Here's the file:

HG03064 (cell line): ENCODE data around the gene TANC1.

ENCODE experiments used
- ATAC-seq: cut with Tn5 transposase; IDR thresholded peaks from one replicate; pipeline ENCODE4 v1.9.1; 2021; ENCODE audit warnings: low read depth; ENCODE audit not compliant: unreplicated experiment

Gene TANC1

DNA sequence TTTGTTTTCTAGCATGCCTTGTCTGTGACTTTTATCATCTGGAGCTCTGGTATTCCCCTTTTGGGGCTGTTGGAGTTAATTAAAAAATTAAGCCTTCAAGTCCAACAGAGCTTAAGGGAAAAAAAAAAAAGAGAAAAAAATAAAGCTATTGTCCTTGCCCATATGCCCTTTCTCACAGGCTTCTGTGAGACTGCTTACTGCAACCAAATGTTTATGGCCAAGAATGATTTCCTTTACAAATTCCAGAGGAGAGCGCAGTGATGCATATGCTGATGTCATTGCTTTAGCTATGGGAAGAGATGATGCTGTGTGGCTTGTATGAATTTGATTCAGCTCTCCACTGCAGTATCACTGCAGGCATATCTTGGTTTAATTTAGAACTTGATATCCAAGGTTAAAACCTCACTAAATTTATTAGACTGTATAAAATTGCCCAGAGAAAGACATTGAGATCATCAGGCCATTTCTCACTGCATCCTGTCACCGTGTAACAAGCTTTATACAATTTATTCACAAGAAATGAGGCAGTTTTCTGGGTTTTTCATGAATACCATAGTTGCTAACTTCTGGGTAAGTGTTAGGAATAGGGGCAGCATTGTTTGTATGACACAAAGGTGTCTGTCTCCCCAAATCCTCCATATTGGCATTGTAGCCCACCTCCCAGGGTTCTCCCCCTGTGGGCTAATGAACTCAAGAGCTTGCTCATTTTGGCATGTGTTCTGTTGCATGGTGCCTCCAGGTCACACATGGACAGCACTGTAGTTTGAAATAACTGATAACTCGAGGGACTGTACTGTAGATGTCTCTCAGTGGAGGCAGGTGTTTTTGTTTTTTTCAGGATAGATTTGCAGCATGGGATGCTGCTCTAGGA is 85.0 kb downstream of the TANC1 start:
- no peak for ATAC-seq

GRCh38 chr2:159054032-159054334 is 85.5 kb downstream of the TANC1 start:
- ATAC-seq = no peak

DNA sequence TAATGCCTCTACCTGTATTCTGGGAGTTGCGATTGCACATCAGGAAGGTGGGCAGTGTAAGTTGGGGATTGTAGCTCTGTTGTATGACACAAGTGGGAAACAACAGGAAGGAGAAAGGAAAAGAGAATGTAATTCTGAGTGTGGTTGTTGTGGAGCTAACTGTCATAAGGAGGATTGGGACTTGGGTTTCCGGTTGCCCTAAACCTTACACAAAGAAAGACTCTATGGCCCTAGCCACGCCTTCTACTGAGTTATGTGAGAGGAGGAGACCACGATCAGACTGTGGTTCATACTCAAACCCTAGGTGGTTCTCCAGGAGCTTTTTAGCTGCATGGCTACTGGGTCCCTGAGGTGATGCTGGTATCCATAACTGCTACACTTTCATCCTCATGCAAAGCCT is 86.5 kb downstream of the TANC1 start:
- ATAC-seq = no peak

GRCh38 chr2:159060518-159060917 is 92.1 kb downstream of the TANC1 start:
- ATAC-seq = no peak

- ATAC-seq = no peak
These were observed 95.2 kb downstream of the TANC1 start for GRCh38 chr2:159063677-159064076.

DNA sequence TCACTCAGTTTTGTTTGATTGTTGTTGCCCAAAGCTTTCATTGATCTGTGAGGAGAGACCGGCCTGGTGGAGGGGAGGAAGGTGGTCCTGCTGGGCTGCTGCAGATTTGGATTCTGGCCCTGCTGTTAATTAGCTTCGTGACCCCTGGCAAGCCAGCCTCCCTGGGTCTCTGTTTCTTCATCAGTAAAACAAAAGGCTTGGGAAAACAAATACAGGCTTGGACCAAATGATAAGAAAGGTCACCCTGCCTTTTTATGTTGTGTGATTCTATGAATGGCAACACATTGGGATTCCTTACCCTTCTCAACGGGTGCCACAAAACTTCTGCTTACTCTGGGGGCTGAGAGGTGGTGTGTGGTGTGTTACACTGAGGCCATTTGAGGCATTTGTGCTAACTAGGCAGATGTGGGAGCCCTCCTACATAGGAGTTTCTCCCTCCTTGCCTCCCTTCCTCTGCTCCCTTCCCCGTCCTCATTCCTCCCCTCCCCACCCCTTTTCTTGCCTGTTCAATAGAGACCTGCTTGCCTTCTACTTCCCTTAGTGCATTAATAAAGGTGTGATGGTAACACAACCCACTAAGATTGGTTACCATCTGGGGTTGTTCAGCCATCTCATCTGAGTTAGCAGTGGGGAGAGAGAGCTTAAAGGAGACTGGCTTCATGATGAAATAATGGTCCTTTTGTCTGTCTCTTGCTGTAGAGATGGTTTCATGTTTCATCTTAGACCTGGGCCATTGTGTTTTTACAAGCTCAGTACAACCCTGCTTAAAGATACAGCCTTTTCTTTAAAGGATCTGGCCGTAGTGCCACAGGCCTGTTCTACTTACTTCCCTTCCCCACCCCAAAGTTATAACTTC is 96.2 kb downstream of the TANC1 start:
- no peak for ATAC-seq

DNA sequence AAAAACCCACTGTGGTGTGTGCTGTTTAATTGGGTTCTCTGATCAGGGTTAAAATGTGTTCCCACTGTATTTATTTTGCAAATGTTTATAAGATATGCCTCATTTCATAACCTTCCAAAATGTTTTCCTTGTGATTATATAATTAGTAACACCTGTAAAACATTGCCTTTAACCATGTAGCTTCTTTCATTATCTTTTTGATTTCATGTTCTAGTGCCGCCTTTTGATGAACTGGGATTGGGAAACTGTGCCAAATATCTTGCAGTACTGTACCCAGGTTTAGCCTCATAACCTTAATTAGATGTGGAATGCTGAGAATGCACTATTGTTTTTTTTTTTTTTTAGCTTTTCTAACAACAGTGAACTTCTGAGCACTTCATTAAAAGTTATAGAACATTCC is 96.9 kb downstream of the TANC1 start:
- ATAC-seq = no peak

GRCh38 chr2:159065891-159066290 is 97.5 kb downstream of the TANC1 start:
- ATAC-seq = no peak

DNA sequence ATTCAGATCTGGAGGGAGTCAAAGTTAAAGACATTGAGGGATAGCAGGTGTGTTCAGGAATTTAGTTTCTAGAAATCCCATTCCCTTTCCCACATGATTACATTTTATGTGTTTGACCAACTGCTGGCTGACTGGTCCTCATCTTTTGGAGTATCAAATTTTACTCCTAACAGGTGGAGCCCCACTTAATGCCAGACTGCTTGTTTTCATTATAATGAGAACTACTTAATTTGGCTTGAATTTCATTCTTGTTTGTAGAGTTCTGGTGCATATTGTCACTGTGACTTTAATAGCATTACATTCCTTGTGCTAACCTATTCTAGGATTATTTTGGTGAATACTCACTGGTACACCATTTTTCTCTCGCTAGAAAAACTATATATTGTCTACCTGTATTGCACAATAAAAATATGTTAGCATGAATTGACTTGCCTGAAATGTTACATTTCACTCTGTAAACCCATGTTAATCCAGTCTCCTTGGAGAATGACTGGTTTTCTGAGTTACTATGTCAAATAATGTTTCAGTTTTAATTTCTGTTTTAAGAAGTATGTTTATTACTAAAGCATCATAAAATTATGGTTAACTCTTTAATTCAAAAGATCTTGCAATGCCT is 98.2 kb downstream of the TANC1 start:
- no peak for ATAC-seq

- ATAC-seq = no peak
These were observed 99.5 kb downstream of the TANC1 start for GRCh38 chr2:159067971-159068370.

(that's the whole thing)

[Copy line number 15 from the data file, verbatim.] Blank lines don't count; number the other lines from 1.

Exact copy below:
DNA sequence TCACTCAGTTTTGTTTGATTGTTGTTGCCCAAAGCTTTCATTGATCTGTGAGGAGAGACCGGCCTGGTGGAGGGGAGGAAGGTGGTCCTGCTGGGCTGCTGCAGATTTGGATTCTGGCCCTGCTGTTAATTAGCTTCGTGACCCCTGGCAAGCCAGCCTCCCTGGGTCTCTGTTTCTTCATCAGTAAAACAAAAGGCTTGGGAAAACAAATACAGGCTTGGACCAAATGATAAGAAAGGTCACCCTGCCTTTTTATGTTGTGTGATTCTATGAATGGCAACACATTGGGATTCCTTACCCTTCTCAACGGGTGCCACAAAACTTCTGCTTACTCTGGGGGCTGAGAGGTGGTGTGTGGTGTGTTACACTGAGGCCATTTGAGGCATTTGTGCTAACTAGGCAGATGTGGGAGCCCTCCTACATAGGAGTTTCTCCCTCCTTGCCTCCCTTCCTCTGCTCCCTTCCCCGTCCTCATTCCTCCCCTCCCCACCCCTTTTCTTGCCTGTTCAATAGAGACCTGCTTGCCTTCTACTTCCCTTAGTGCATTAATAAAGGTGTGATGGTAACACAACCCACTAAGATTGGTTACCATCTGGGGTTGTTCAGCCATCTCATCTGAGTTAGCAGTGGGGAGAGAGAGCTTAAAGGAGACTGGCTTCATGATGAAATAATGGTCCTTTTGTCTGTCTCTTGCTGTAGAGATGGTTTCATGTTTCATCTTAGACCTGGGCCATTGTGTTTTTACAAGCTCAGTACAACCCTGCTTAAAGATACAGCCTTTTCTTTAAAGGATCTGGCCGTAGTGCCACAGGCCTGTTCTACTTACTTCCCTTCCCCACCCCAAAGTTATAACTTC is 96.2 kb downstream of the TANC1 start: